Through-hole PCB Assembly
Perfect Application of PCB Through-hole and DIP Assembly Technology.
We provide through-hole PCB assembly services to meet conventional lead assembly requirements of a variety of industries. We provide single, double-sided, and high-density multilayer PCB Through Hole (PTH) circuit board assembly services to meet our clients’ low to mid-volume production requirements.
There are two main assembly methods for components on a printed circuit board (PCB): Through-hole Assembly and Surface Mount Technology.
Why Through-hole PCB Assembly?
The mechanical strength of PCB through-hole connections is higher than most surface mount connections. In contrast, the bonding strength of PCB surface mount components does not exceed the multilayer PCB board surface’s bonding strength. With the miniaturization of devices, the amount of solder decreases, and the connection strength also decreases.
Through-hole PCB technology process fixing components are most suitable for high-reliability products that require high-strength connections between multilayer boards. The surface mount device (SMD) is only set on the circuit board’s surface with solder, and the lead of the through-hole fixing component runs through the entire circuit board, and the part can withstand more significant environmental stress. Too much solder and it could get into other connections and cause a short. Too little and you may not have a strong enough joint. Cold solder joints could break, and if you get the connection too hot you may cause some damage to the components or the board.
Therefore, through-hole PCB assembly technology is usually used for military, automotive, and aerospace products that may have extreme acceleration, collisions, or high temperatures. Through-hole assembly technology is also suitable for testing and prototyping applications that sometimes require manual adjustment and replacement of devices.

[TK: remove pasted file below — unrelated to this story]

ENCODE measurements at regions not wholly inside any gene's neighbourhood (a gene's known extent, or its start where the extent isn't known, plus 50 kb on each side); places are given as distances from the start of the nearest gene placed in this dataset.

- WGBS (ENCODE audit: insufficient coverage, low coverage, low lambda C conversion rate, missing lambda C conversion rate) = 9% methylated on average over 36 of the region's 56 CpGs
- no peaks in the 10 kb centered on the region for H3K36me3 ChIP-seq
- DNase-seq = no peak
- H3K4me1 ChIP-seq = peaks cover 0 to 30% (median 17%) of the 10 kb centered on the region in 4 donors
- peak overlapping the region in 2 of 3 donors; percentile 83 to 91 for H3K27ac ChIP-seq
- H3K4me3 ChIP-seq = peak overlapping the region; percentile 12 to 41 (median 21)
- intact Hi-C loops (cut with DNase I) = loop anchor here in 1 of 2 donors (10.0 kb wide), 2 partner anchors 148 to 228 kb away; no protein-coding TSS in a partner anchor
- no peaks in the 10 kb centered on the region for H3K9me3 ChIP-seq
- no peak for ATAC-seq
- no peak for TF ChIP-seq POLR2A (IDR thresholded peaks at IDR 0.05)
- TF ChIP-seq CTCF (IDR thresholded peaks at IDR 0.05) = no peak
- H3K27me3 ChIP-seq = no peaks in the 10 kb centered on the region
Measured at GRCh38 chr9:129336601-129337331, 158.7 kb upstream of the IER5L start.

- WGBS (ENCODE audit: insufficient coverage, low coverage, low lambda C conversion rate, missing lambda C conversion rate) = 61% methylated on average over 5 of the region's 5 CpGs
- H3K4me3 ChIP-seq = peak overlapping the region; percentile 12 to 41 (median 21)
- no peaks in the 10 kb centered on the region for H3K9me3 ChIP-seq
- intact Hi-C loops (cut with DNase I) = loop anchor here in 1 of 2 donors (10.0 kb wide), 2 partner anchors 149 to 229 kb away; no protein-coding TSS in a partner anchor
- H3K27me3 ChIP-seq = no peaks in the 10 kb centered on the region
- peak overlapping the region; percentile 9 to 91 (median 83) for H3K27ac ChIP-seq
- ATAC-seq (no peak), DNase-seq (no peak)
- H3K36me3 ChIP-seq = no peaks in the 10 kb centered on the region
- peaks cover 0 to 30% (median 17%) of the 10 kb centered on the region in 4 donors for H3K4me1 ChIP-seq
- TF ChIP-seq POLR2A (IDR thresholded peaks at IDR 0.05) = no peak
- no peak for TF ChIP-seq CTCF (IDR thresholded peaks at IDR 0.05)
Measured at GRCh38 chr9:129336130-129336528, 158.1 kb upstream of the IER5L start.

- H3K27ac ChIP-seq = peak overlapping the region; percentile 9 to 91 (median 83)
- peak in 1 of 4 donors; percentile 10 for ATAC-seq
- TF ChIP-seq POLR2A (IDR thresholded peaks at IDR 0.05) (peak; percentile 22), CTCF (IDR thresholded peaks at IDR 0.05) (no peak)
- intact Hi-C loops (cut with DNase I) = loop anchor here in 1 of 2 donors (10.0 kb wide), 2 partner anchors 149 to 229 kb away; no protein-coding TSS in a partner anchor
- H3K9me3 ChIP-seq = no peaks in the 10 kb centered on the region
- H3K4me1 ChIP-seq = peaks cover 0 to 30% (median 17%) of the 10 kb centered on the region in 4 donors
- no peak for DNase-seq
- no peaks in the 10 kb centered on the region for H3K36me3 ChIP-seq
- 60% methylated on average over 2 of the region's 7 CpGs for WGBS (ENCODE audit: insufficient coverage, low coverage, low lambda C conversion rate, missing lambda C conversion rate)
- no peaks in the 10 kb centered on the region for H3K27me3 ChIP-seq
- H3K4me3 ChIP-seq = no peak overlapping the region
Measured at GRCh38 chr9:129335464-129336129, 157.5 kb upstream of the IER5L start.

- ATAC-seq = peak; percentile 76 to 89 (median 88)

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PCB Via Size Guidelines For Manufacturing
Vias are the “tunnels” on PCBs. You may be surprised to find out that your PCB contract manufacturer will typically think of a via as any hole in the board. Whether a hole is serving as a net interconnect or being used for soldering the lead of a thru-hole component, it is still a via to your PCB manufacturer. If vias aren’t planned out correctly, they can cause problems during the manufacturing of your board. Let’s look at some of the common issues that can happen during PCB manufacturing with vias and how you and your contract manufacturer can avoid these problems by following good PCB via size guidelines.
How PCB Manufacturer Categories PCB Vias
For PCB fabrication, any hole in a printed circuit board can be considered via. This includes non-plated through-holes and plated through-holes for parts, as well as an assortment of interconnect vias. These interconnect vias include through-hole, blind vias, buried vias, and micro-vias.
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A through-hole via a surface mount pad is often considered a different type of via because it usually requires unique design rules within the CAD tools for use. For fabrication purposes, however, these are still considered a regular thru-hole filled via.
As far as PCB assembly goes, the major via consideration are those thru-holes that will be used for installing parts. These include regular thru-hole components that will be soldered into plated thru-holes, such as connectors, resistors, and capacitors. Also in this category are parts that are installed into holes that are not soldered. These would include connector legs, press-fit parts, guide pins, screws, and other mounting hardware.
Problems With Vias That Can Affect Assembly
When via holes for thru-hole components aren’t fabricated correctly, there can be a lot of problems during assembly:
- Holes that are too small for the component lead intended for that via could cause bent leads or the inability to install the component. A part that can’t be installed can ruin an assembly, while bent leads may cause soldering problems and intermittent electrical problems. All of this may result in the PCB had to be refabricated.
- The plating process on smaller holes can be more challenging to work with, leading to inconsistent hole sizes. Once again, you may run into component insertion or solderability problems. It is much easier to maintain consistent plating on larger holes.
- Larger holes also can cause problems, such as loose parts that require care in soldering, but these problems are usually easier to fix and can often be resolved with manual assembly processes.